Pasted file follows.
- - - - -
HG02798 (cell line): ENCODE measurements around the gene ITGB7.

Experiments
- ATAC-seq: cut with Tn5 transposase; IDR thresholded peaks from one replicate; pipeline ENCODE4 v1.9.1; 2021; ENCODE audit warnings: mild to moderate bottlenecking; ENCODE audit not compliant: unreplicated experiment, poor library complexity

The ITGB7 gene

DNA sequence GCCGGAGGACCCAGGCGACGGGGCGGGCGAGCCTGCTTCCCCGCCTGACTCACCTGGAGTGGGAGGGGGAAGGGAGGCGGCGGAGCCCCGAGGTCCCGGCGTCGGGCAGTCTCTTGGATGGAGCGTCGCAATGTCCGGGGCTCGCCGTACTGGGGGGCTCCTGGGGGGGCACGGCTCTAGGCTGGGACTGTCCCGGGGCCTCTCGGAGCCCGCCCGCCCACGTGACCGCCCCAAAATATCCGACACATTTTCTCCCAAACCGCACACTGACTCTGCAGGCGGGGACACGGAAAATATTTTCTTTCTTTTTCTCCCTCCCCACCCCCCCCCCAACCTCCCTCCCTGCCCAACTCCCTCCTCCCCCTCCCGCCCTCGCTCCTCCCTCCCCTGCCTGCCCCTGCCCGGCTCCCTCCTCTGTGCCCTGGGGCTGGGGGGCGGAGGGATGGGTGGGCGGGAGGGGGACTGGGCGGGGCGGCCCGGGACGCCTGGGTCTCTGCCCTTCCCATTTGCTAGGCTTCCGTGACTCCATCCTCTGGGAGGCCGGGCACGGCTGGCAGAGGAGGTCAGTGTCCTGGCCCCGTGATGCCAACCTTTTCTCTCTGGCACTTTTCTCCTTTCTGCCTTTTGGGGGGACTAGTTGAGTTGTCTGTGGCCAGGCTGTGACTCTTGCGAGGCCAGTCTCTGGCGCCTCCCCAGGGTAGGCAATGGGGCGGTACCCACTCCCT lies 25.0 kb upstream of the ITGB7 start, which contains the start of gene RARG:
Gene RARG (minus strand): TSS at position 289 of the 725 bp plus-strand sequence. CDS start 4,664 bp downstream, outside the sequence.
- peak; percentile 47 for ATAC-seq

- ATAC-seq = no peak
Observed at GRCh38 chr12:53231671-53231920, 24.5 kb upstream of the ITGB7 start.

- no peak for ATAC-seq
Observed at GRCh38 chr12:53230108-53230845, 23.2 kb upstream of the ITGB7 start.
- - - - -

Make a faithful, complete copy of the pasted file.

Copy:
HG02798 (cell line): ENCODE measurements around the gene ITGB7.

Experiments
- ATAC-seq: cut with Tn5 transposase; IDR thresholded peaks from one replicate; pipeline ENCODE4 v1.9.1; 2021; ENCODE audit warnings: mild to moderate bottlenecking; ENCODE audit not compliant: unreplicated experiment, poor library complexity

The ITGB7 gene

DNA sequence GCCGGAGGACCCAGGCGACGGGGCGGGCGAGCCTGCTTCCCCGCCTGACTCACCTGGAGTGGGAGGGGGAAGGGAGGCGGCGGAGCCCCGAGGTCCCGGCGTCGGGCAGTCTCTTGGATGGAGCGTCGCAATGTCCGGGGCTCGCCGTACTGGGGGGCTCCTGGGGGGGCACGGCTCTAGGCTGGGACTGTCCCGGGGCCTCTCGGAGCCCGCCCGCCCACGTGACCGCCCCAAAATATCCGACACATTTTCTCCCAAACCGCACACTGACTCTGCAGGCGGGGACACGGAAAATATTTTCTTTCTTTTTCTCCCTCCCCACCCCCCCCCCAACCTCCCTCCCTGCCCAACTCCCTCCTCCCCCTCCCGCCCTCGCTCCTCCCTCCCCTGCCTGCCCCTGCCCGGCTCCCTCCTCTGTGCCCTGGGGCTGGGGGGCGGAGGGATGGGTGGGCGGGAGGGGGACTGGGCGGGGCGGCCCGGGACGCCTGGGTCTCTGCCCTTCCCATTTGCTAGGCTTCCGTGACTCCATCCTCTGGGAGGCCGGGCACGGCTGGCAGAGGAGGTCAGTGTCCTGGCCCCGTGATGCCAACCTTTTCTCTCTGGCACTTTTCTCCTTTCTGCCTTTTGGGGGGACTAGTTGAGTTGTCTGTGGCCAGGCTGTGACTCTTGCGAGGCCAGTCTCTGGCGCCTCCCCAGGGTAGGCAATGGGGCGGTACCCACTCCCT lies 25.0 kb upstream of the ITGB7 start, which contains the start of gene RARG:
Gene RARG (minus strand): TSS at position 289 of the 725 bp plus-strand sequence. CDS start 4,664 bp downstream, outside the sequence.
- peak; percentile 47 for ATAC-seq

- ATAC-seq = no peak
Observed at GRCh38 chr12:53231671-53231920, 24.5 kb upstream of the ITGB7 start.

- no peak for ATAC-seq
Observed at GRCh38 chr12:53230108-53230845, 23.2 kb upstream of the ITGB7 start.